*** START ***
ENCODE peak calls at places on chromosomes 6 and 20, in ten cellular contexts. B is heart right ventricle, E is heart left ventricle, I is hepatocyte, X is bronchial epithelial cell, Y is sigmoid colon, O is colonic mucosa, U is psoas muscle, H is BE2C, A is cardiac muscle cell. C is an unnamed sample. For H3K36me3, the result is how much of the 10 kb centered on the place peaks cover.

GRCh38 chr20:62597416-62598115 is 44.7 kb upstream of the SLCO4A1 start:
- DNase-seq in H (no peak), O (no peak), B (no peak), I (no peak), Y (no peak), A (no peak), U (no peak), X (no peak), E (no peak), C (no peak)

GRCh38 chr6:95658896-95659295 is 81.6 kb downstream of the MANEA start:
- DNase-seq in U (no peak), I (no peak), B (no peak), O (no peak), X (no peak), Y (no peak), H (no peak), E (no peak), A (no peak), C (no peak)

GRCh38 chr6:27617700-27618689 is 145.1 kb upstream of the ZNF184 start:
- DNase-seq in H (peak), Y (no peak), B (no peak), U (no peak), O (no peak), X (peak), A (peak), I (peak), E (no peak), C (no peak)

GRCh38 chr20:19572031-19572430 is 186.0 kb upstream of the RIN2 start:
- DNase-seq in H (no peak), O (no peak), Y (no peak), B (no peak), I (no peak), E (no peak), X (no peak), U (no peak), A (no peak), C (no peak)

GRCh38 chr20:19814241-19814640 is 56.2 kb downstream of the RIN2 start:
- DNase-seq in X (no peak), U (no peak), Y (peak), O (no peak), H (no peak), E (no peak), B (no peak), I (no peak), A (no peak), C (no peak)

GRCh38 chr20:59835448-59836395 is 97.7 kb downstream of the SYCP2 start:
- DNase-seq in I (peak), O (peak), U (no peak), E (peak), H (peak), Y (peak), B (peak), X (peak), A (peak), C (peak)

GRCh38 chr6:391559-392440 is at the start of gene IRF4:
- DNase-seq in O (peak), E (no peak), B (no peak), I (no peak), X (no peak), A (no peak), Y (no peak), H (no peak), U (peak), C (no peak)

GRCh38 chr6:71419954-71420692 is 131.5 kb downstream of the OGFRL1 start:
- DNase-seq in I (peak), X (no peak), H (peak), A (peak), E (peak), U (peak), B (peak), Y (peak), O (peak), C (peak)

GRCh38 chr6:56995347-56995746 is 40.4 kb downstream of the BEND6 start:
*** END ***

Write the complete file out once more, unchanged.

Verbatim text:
ENCODE peak calls at places on chromosomes 6 and 20, in ten cellular contexts. B is heart right ventricle, E is heart left ventricle, I is hepatocyte, X is bronchial epithelial cell, Y is sigmoid colon, O is colonic mucosa, U is psoas muscle, H is BE2C, A is cardiac muscle cell. C is an unnamed sample. For H3K36me3, the result is how much of the 10 kb centered on the place peaks cover.

GRCh38 chr20:62597416-62598115 is 44.7 kb upstream of the SLCO4A1 start:
- DNase-seq in H (no peak), O (no peak), B (no peak), I (no peak), Y (no peak), A (no peak), U (no peak), X (no peak), E (no peak), C (no peak)

GRCh38 chr6:95658896-95659295 is 81.6 kb downstream of the MANEA start:
- DNase-seq in U (no peak), I (no peak), B (no peak), O (no peak), X (no peak), Y (no peak), H (no peak), E (no peak), A (no peak), C (no peak)

GRCh38 chr6:27617700-27618689 is 145.1 kb upstream of the ZNF184 start:
- DNase-seq in H (peak), Y (no peak), B (no peak), U (no peak), O (no peak), X (peak), A (peak), I (peak), E (no peak), C (no peak)

GRCh38 chr20:19572031-19572430 is 186.0 kb upstream of the RIN2 start:
- DNase-seq in H (no peak), O (no peak), Y (no peak), B (no peak), I (no peak), E (no peak), X (no peak), U (no peak), A (no peak), C (no peak)

GRCh38 chr20:19814241-19814640 is 56.2 kb downstream of the RIN2 start:
- DNase-seq in X (no peak), U (no peak), Y (peak), O (no peak), H (no peak), E (no peak), B (no peak), I (no peak), A (no peak), C (no peak)

GRCh38 chr20:59835448-59836395 is 97.7 kb downstream of the SYCP2 start:
- DNase-seq in I (peak), O (peak), U (no peak), E (peak), H (peak), Y (peak), B (peak), X (peak), A (peak), C (peak)

GRCh38 chr6:391559-392440 is at the start of gene IRF4:
- DNase-seq in O (peak), E (no peak), B (no peak), I (no peak), X (no peak), A (no peak), Y (no peak), H (no peak), U (peak), C (no peak)

GRCh38 chr6:71419954-71420692 is 131.5 kb downstream of the OGFRL1 start:
- DNase-seq in I (peak), X (no peak), H (peak), A (peak), E (peak), U (peak), B (peak), Y (peak), O (peak), C (peak)

GRCh38 chr6:56995347-56995746 is 40.4 kb downstream of the BEND6 start: